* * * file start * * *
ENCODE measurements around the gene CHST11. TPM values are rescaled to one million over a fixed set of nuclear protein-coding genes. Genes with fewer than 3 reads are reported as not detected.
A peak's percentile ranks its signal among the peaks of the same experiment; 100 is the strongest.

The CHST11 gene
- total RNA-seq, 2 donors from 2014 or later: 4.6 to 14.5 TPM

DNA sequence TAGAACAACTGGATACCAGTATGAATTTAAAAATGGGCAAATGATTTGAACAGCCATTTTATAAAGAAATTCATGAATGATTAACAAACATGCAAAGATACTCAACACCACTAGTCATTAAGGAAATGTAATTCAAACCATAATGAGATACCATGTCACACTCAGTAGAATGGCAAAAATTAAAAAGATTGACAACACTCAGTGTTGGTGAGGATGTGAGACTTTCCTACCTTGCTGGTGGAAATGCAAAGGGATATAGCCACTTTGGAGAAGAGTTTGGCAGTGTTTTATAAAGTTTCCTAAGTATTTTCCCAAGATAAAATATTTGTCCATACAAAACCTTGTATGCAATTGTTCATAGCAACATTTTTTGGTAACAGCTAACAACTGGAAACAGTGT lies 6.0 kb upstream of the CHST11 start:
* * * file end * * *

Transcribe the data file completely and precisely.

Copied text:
ENCODE measurements around the gene CHST11. TPM values are rescaled to one million over a fixed set of nuclear protein-coding genes. Genes with fewer than 3 reads are reported as not detected.
A peak's percentile ranks its signal among the peaks of the same experiment; 100 is the strongest.

The CHST11 gene
- total RNA-seq, 2 donors from 2014 or later: 4.6 to 14.5 TPM

DNA sequence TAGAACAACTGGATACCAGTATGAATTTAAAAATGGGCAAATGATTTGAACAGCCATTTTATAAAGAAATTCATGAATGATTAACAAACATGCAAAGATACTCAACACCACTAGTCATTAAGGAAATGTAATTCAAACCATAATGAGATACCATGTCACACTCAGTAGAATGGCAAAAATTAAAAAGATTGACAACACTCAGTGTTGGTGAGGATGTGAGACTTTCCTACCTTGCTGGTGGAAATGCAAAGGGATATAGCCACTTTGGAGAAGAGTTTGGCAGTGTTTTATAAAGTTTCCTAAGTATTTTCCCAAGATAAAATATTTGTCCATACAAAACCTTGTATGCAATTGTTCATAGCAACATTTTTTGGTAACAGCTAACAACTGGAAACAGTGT lies 6.0 kb upstream of the CHST11 start: